The Hong Kong-Asia Film Financing Forum (HAF) is one of the most important film financing platforms in Asia. This year, 28 in-development projects (IDP) have been selected for its 20th forum (HAF20). Vietnamese director Dương Diệu Linh and producer Trần Thị Bích Ngọc are part of the only Vietnamese project selected this year with their film Don’t Cry Butterfly.
HAF brings Asian filmmakers with upcoming film projects to Hong Kong for co-production ventures with top film financiers, producers, bankers, funding bodies, sales agents, distributors and buyers. Around 30 IDP and ten work-in-progress projects are selected annually to participate in the three-day event, which is usually attended by more than 1,000 filmmakers and financiers from over 35 countries and regions. HAF has the added advantage of being held in conjunction with Hong Kong FILMART, Asia’s largest film market, which attracts over 8,000 professionals.
Linh is a Vietnamese filmmaker who takes interest in the unconventional depictions of sad, angsty and nagging middle-aged women. Her films blur the lines between realistic portraits and fantasies that manifest from superstitious and spiritual beliefs.
Her shorts have competed and won awards at film festivals around the world, such as Locarno and Busan, among others. Linh is an alumna of Berlinale Talents, Asian Film Academy, and Locarno. She is developing her first feature, Don’t Cry, Butterfly, which won the Moulin D’andé-CECI Award and also participated in Full Circle Lab, Less Is More, and Locarno Open Doors Hub.
Lê Hương talks with Linh about her project.
How did you hear about HAF and what made you decide to join the event?
I knew about HAF many years ago, as one of the most prominent film financing platforms in Asia. I had been following its list of participants, many of which include my favourite directors as well as fellow filmmaker friends around the region. Two Vietnamese directors previously attended HAF – Bùi Thạc Chuyên and Ash Mayfair – who then went on to big success with their projects. In fact, Mayfair’s project was also with my Vietnamese producer Trần Thị Bích Ngọc.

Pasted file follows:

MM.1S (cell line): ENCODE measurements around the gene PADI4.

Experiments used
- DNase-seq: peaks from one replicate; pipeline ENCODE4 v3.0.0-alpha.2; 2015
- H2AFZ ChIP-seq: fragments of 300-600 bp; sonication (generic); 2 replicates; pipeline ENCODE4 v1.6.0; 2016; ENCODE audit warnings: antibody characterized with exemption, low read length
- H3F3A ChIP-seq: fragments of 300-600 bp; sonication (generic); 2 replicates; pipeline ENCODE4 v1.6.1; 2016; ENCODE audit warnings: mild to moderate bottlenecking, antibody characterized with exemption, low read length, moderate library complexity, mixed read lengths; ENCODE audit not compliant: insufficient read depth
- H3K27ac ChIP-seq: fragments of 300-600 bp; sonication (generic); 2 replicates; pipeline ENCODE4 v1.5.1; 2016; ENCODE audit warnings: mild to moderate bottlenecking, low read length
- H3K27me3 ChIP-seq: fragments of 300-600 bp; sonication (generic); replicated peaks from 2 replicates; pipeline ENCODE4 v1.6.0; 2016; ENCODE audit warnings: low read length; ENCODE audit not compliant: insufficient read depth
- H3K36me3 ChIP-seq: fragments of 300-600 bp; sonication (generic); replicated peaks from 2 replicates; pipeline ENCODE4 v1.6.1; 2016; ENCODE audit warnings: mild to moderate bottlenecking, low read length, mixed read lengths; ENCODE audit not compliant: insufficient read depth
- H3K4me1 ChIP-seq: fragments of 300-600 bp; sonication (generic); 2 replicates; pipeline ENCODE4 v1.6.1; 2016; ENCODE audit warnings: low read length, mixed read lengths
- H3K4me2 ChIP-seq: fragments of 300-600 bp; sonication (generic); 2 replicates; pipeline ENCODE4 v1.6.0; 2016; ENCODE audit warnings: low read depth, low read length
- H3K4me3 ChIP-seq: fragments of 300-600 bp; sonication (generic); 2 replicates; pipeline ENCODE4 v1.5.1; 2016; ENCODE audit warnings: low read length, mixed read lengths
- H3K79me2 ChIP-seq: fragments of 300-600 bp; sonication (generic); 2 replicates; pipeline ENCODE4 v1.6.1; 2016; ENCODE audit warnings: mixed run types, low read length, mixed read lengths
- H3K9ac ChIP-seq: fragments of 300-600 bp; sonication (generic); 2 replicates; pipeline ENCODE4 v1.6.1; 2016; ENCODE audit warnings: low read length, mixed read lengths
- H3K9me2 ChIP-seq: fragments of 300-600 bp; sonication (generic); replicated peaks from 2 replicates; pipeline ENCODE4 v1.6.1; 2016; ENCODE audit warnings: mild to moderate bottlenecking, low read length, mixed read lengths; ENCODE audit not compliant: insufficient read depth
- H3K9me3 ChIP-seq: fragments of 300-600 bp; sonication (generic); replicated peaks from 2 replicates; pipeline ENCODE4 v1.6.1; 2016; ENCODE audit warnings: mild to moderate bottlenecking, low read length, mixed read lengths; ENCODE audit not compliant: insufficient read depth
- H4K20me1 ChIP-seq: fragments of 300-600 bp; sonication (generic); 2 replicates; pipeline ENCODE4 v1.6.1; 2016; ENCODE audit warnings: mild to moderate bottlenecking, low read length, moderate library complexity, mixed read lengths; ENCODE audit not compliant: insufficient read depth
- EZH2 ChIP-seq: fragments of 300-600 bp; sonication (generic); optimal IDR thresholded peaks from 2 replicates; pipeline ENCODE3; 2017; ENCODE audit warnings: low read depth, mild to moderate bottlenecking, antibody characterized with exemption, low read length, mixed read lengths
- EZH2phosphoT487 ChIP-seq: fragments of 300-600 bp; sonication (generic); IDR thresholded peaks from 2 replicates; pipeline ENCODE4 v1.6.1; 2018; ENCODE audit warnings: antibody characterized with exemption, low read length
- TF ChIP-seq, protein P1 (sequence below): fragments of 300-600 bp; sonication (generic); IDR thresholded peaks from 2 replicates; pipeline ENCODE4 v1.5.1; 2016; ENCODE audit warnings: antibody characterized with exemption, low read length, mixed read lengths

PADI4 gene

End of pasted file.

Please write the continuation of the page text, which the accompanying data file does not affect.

My film has gone through a year of development and is ready for financing. We have gone to two major project markets in Europe, and now looking forward to finding potential partners/financiers within Asia.
How have you prepared for the project?
It’s a project that I have kept in mind for years and finally got the courage to make it come true. It went to Full Circle Lab in the Philippines at the very early stage, then further developed last year at Less Is More – a prominent script lab in Europe. In the same year, we also went to Locarno Open Doors Hub and Attagirl, meeting potential European partners. Finally, this year we went to Berlinale Talents Project Market – being the only South-East Asian project there – and now attending HAF to seek finance and future partners for the project.
Could you summarise the film?
The film is about forty-something housewife Tâm, who discovers her husband’s affair and decides to cast a spell, hoping she can voodoo him back into love. Her daughter Hà begs Tâm to get a divorce instead, but Tâm ignores Hà’s warnings and installs the spell in her room.
The spell seems to work at first, but it also ends up awakening the House Spirit. It first appears as an innocent dark spot on the ceiling, but it gradually grows into something hideous. Meanwhile, Hà is also dealing with her own trauma and the fear of turning into her mother. However, Tâm is oblivious because she is too busy trying to fix her marriage even as her instinct says that it’s over. Reality finally slaps Tâm in the face when her husband’s pregnant lover shows up at the door. Desperate for an escape, Tâm is swallowed by the House Spirit, which has consumed the entire ceiling.
Hà returns home to find her mother retreated into a cocoon on the ceiling, refusing to come out. Finally, Hà decides to save her mother in the only way she knows as a daughter.
Did you have any obstacles making the film?
Writing a feature is very different from writing a short film – and I believe my producers can also say the same for the producing process. As for me, being a first time director, the transition from short to feature-length has been a steep slope, and I’m learning new things every day.
You can say it’s like a long-distance marathon vs a sprint. I’m used to burning all my energy and resources in a short film (a sprint), but now I need to learn to take a step back and conserve energy, take everything slowly, focus on my breathing…etc, to reach the end goal. I don’t want to rush through the process just for the sake of making a film. I want to make a good film.
Please tell me about your background.
I’m a Vietnamese filmmaker based in Singapore for almost 15 years now. I first came to Singapore to pursue the Bachelor of Fine Arts degree in digital filmmaking at the School of Art, Design and Media back in 2008. Upon graduation, I stayed there to serve the three-year bond and pay back the tuition fee debt, while working and saving up to go back to Việt Nam and shoot my own short film.
My first short in Việt Nam was done with a mere S$500 (around US$369 back then). It’s been a long way and I’m glad I didn’t give up making films.
What’s your plan later this year?
Writing, writing and re-writing. I’m focusing on writing a good script while my producers focus on looking for suitable partners and financiers for the project. VNS